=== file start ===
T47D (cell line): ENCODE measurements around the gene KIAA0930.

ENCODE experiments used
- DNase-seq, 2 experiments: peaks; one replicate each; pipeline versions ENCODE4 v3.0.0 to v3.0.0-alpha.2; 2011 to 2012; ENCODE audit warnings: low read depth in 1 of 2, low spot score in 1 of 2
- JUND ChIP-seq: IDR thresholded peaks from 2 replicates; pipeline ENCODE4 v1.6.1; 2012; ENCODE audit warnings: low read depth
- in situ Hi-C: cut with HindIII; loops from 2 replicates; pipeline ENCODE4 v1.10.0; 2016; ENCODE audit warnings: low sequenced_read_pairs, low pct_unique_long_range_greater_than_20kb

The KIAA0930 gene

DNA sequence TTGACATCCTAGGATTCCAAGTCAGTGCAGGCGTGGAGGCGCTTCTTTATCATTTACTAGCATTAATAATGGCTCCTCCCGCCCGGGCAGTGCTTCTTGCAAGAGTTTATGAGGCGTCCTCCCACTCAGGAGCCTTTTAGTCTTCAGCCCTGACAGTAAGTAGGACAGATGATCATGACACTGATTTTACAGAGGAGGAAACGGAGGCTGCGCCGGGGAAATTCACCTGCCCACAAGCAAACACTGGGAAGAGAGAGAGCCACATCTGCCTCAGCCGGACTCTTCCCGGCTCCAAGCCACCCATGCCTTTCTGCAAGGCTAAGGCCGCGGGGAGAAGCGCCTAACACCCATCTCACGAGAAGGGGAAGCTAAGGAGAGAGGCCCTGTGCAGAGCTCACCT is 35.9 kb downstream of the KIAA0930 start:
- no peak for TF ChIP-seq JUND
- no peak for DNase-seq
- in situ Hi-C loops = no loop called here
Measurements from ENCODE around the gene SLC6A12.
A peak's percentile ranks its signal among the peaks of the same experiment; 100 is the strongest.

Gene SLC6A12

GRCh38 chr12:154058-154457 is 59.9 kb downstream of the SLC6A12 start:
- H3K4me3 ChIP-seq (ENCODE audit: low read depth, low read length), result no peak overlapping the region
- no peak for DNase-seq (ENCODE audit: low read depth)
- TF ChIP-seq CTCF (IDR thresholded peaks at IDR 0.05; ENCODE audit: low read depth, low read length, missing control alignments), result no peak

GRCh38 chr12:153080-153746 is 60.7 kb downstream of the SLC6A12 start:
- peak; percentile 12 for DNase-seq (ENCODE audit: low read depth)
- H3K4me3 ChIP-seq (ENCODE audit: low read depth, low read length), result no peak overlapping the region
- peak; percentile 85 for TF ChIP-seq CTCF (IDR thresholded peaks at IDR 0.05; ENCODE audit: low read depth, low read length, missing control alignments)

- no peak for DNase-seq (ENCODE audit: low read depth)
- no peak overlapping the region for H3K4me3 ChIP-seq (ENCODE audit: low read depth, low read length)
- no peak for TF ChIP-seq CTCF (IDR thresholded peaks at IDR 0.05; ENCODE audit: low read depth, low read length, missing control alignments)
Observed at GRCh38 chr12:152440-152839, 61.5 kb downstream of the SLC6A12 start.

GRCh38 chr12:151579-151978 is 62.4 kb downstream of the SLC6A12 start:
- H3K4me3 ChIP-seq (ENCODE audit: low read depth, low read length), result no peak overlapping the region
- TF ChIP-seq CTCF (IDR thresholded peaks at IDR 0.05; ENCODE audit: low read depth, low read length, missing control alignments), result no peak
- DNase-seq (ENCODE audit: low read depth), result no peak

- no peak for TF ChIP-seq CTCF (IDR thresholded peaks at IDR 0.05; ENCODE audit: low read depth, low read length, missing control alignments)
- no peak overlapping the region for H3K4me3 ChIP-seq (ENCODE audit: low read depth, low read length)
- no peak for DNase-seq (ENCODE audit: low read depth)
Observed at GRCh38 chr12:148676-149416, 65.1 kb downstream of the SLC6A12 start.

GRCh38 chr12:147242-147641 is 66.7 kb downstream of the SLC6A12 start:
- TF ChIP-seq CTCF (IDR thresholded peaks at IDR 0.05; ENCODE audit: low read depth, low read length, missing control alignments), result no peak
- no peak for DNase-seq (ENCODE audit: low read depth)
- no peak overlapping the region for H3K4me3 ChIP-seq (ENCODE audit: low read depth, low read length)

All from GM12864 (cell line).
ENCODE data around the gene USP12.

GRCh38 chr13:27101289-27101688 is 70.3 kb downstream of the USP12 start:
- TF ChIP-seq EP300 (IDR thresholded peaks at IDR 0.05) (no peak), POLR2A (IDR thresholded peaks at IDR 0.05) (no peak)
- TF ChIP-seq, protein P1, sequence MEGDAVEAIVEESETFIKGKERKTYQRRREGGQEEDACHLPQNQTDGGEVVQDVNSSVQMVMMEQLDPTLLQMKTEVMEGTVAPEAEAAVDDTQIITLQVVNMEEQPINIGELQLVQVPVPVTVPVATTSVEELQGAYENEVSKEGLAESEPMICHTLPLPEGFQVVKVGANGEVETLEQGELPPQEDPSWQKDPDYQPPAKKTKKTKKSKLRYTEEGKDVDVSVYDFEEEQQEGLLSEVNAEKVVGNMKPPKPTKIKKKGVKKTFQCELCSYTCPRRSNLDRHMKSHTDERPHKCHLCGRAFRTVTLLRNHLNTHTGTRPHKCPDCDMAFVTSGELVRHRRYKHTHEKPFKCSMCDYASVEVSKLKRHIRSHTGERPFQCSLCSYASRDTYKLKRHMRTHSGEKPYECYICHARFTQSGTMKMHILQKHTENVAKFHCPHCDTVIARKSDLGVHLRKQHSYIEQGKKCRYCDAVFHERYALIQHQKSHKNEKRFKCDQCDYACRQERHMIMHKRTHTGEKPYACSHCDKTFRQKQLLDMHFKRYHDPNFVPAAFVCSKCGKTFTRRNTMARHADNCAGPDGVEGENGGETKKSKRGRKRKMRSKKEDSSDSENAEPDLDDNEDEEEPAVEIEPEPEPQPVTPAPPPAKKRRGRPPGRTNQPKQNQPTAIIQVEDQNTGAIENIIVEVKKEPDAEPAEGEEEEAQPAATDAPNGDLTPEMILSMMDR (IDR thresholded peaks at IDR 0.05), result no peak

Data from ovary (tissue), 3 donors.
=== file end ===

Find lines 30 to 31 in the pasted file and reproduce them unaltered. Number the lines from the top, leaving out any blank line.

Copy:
- no peak for TF ChIP-seq CTCF (IDR thresholded peaks at IDR 0.05; ENCODE audit: low read depth, low read length, missing control alignments)
- no peak overlapping the region for H3K4me3 ChIP-seq (ENCODE audit: low read depth, low read length)